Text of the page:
Sunday, September 4, 2011

The Play Framework

The Play Framework is a MVC web application framework for Java that focuses on being light-weight and easy to use--two qualities that you don't see very often in the Java web application world. Writing a web application in Java has always been more complicated than, say, writing a web application in PHP.

The first thing you must do after downloading the Play framework is configure your path so that you can invoke the "play" executable:


Everything you do with Play is done through this play executable.

To create a new application, run this command:

play new appName

This creates a folder in the current directory with the same name as the application. The folder is populated with the basic scaffolding needed for a Play application.

You can immediately run this application too. To run the application, execute this command:

play run appName

This will start up a web server and run your application at "http://localhost:9000". You don't need any web servers of your own, everything is bundled within the framework (you don't even need a JavaEE web container like Tomcat). The only thing you need to run Play is a JRE.

Note that, if you get an error that says, "ERROR ~ Could not bind on port 9000", then something on your computer must be using port 9000. Port 9000 is the default port Play uses to run the application. This setting is defined in "conf/application.conf" under the "http.port" setting (be sure to uncomment the line too--remove the "#" at the beginning of the line to uncomment it). I changed the port to 9001 because 9000 didn't work for me.

Notice the line that says, "Listening for transport dt_socket at address: 8000", when the application is starting up. This means the web application has opened a port which allows you to debug the application as it is running using an IDE like Eclipse.

After it successfully starts up, open a web browser and navigate to "http://localhost:9001". When the web application gets its first request, it compiles all the Java code and template code in the application for you (it saves the .class files to the "tmp" directory). You don't have to manually compile any of the .java files yourself like in a normal JavaEE web application. If you change any Java code or template code while the application is running, the application will detect this and automatically recompile it for you. You don't have to restart the application. This is how the web application behaves in DEV (development) mode (the default). If started in PROD (production) mode, then this is not done in order to increase performance.

The application's unit tests (in the "test" folder) can be run from the web application itself. To do this, execute this command:

play test appName

This will start the web application and also enable the unit test functionality at "http://localhost:9001/@tests". The page displays all available tests and lets you select which tests to run.

Eclipse Integration

You can edit all of the files in a basic text editor of course, but for serious development work, this can be tedious. To configure the Play application for Eclipse, execute this command:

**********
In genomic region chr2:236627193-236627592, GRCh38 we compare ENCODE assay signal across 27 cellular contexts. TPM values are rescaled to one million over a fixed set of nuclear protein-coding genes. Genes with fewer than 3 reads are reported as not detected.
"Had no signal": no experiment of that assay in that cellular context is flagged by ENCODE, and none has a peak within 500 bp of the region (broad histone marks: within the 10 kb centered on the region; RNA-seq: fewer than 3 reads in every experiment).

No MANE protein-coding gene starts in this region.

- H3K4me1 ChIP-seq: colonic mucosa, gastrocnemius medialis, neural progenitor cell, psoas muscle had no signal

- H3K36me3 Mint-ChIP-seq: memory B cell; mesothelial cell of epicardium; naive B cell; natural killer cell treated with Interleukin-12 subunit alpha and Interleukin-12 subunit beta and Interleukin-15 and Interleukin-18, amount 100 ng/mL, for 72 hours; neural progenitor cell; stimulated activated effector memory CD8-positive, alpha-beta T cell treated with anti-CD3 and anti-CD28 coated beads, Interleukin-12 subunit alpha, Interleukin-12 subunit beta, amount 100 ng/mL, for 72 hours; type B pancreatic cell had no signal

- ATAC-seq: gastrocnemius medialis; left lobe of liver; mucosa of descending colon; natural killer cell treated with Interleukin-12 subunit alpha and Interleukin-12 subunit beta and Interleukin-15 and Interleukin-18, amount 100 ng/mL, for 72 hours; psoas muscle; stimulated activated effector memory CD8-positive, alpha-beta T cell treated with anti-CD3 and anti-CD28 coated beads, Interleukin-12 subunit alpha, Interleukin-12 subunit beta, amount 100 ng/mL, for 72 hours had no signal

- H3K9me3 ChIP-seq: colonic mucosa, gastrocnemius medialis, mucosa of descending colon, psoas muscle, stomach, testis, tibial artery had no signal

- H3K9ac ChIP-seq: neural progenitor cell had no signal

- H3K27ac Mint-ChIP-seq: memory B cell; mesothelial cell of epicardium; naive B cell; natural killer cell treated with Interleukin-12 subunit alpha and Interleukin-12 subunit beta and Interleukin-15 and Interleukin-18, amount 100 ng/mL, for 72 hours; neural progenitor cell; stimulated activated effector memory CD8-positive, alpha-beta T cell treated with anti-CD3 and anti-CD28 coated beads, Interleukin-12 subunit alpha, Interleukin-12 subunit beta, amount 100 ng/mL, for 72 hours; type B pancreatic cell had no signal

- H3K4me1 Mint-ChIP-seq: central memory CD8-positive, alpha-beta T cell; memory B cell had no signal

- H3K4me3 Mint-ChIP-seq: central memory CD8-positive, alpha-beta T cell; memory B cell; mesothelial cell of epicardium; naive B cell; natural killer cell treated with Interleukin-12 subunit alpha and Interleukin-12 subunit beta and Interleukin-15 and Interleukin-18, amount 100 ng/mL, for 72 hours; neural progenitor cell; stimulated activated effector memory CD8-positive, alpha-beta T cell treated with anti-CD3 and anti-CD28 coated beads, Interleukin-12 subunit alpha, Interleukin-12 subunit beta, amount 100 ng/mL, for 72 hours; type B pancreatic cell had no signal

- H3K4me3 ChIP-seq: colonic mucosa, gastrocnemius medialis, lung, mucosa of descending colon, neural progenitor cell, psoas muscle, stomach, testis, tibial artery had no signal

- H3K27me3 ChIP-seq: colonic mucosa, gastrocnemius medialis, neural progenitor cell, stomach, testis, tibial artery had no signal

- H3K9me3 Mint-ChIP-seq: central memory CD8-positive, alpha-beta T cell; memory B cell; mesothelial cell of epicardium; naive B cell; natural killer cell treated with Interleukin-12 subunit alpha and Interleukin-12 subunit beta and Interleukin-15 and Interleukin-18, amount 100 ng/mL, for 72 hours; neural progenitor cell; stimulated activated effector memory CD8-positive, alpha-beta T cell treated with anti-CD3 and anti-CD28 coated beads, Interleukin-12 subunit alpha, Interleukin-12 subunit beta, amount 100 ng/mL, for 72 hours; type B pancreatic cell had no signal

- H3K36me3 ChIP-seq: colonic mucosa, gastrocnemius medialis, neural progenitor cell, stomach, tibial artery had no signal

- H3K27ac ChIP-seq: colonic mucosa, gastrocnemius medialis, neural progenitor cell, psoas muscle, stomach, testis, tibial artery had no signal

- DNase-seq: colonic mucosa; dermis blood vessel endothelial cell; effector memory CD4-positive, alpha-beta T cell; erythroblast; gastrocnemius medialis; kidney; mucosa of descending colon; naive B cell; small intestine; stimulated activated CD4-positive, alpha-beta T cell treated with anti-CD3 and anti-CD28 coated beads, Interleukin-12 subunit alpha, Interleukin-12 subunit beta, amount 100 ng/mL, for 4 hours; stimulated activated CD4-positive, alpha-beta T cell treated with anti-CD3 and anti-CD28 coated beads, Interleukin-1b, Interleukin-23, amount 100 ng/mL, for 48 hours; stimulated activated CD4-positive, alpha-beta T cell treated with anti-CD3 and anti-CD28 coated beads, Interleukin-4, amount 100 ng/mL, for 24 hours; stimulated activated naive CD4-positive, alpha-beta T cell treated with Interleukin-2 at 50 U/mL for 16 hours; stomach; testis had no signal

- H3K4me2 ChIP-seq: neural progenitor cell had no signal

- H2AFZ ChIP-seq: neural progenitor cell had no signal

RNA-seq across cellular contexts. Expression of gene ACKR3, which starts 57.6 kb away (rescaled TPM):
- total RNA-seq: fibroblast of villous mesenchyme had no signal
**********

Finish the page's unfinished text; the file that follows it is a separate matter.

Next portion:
play eclipsify appName

This will create all the necessary configuration files (such as the ".project" file) needed to open the application as an Eclipse project. It also creates a directory named "eclipse", which contains launch configurations that can be run from Eclipse:

  • appName.launch - Running this has the same effect as running play run appName from the command line (it starts up the web application). To run it, right-click on it and select "Run As > appName".
  • Connect JPDA to appName.launch - This will connect Eclipse to the JPDA port (8000) while the application is running and allow you to debug the application in Eclipse. Note that the application must already be running for this to work. To run it, right-click on it and select "Debug As > Connect JPDA to appName". Go to the "Debug" perspective in Eclipse to see if it connected properly (you can see all the different web server threads in the upper-left hand corner).
  • Test appName.launch - Running this has the same effect as running play test appName from the command line. To run it, right-click on it and select "Run As > Test appName". Make sure that you first shut down the web application if you had already started it using "appName.launch".

Import the project into Eclipse by going to "File > Import..." and then selecting "Existing Projects into Workspace".

If you try to open some of the template files (the .html files in "app/views") in Eclipse, some files will display an error that says, "Character encoding "${_response_encoding}" is not supported by this platform." This is because Eclipse considers the file to be an HTML file and it looks at the <meta> tag to determine the character encoding of the file (even though the file has a ".html" extension and has HTML tags, it isn't really an HTML file--Play uses a special templating engine that has a special syntax). Well, the character encoding here is defined as a template variable, so Eclipse sees the variable name and gets confused. Click the "Set Encoding..." button and set the encoding to "UTF-8".


Allen said...

Nice Post. Thanks.

Application Development

Michael Angstadt said...


bubuzzz said...

Thank you, buddy. You saved me lot of time :D